Literally challenged, continued

Having opted to accept a Reading Challenge — involving fifty-two individual categories for new-to-me books to last right through 2015 — I promised I’d monitor progress for the delectation of readers. The first three books each covered several categories, but from now on I’m going to nail my colours to the mast and stick to just one new category for each book. So Planet Narnia I’m going to nominate as my non-fiction title; The Ministry of Pandemonium is a book based on its cover; and The Journey to the River Sea will be claimed as a book that I’d owned but not yet read (even though this category covers a significant proportion of my library). So that’s three categories down, forty-nine to go. It’s now nearing the end of February now — how have I got on since my last update?

I’ve decided retrospectively that Lev Grossman’s The Magicians will be the title predicated on magic; it’s suffused with the assumption that magic exists in an otherwise mundane world, and of course the clue is in the title. I jump now to Antal Szerb’s Oliver VII which I saw as a very Shakespearean farce, a comedy of errors, so you might think I’d go for ‘funny’ as its label, but I’m opting for it as the book originally in a foreign language: in this case the language is Hungarian, translated brilliantly by Len Rix.

Peter Vance was in his last year of secondary school when his book Message to a Grandchild was published, so not unnaturally this counts as a book by an author under 30; even though his role — not insubstantial — was to garner, select and edit, as well as liaise with correspondents, publisher and other interested parties, principally the Alzheimer’s Society of Great Britain, his was the driving force that justifies the appellation of ‘author’ for this category.

The Reading Challenge stipulated that one of the book categories should be for a Pulitzer Prize winner: I’m interpreting this in a broader sense as a winner of a any major literary prize. In the case of Madeleine L’Engle’s A Wrinkle in Time (1962) the prize was the Newbery Medal, awarded annually to the most distinguished American children’s book published in the previous year. The final title I’ve completed to date is Miss Pergrine’s Home for Peculiar Children; Miss Peregrine also teaches in this Welsh establishment so I’m categorising this as a book set in high school. Granted, some of the children seem rather young, but it’s clear that a number are nominally around or approaching 16 years of age, so that’s my defence.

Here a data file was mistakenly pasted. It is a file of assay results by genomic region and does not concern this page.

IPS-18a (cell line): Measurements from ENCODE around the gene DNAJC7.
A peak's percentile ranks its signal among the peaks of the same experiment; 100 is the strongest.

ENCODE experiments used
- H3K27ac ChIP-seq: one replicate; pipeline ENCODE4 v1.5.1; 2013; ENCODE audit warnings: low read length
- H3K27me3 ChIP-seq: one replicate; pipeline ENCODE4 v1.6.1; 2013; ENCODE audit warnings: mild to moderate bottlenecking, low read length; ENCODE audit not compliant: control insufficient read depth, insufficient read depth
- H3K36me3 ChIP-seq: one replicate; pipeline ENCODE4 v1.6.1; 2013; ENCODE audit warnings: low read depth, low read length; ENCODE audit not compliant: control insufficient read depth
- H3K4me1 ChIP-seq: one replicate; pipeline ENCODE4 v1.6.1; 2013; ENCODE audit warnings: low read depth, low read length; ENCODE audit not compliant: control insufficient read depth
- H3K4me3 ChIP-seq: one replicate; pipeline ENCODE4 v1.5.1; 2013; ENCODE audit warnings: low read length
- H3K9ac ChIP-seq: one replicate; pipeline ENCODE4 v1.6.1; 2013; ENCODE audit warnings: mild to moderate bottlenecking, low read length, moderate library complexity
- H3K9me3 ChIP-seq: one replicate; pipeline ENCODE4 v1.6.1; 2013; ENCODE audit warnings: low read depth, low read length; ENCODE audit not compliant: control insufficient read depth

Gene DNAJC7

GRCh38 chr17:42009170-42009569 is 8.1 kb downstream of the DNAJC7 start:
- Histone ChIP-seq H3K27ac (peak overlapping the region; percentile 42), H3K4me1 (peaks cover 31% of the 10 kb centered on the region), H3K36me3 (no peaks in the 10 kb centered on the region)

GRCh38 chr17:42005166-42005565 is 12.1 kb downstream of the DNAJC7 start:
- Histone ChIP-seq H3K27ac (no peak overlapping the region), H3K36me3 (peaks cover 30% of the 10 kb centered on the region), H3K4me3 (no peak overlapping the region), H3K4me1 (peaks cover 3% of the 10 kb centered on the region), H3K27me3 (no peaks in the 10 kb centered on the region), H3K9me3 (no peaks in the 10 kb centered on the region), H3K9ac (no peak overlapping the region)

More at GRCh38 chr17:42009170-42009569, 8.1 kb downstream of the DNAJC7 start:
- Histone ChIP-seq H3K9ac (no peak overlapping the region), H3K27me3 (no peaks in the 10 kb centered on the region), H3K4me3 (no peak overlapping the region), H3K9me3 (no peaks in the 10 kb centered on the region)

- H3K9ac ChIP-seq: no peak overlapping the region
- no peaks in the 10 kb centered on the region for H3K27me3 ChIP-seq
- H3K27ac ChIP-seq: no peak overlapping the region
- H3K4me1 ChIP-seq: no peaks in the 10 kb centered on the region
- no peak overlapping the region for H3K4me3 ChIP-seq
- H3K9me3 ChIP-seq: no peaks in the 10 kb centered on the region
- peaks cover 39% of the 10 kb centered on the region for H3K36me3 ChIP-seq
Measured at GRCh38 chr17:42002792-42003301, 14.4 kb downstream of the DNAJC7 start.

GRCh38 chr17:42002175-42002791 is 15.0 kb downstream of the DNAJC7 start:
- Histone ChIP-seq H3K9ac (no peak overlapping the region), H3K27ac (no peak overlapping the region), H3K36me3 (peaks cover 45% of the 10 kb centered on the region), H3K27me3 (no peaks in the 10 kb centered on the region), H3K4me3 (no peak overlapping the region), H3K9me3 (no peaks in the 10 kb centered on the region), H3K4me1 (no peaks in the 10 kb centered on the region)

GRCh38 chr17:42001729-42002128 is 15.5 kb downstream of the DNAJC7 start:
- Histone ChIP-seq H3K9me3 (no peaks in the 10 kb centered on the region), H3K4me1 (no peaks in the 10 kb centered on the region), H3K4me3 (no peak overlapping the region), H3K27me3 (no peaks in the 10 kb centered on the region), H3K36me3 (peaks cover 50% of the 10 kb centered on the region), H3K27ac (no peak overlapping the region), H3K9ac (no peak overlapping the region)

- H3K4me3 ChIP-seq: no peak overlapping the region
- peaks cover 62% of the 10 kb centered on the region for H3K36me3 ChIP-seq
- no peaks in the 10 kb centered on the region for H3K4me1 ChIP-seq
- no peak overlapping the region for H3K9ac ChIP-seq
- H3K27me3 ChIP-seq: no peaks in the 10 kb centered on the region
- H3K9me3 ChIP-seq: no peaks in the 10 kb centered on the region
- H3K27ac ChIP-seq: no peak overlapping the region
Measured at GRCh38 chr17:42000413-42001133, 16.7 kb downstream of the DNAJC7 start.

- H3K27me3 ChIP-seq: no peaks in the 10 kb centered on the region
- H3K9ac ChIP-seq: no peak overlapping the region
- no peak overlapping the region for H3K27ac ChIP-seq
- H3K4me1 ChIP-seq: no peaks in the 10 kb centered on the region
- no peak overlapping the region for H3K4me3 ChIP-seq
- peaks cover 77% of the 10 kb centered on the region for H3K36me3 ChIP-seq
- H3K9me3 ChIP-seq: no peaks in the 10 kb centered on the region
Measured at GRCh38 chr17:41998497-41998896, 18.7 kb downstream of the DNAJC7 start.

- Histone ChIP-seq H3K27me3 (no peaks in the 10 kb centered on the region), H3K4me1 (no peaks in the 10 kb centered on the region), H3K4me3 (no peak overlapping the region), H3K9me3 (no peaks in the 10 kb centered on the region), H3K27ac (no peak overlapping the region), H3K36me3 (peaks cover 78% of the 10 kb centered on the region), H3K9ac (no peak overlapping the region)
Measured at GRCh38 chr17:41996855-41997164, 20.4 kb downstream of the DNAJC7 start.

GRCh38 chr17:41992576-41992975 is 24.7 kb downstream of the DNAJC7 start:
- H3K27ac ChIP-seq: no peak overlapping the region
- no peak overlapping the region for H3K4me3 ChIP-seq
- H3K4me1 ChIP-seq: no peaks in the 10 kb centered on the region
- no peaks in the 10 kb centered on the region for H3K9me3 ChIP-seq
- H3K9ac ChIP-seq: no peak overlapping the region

So there you have it: five more titles to add to the first three of 2015, eight books so far and we’re not yet at the end of February. And I’m now reading the Selected Letters of a famous personage, whose first very famous book is celebrating the 150th anniversary of its publication this very year — I wonder  if you can guess what it [the Selected Letters of …] is? Or which category I going to choose for it?


9 thoughts on “Literally challenged, continued

    1. I’m so sorry, Col (and Lizzie), my wording is ambiguous and therefore misleading — Alice is indeed the “very famous book” of 150 years ago, but it is The Selected Letters of Lewis Carroll that I am actually referring to, and this volume will probably count as a work more than a hundred years old. But I do indeed wish there was a category ‘book with bandersnatches’ — although, to be accurate, the ‘frumious Bandersnatch’ actually first appears in Through the Looking Glass.

      1. In the case for the defence, I submit that while I was quite clear on the ‘letters’, I was thinking that these might have been on subjects such as mock turtles and shrinking feelings and so forth. However, I should have remembered that the rhyme I recite so often (with glee) to the kids, with much drama, mirrors a later work. The first verse did, of course, appear some ten years before the first Alice book, so …
        I have always yearned for a vorple sword.

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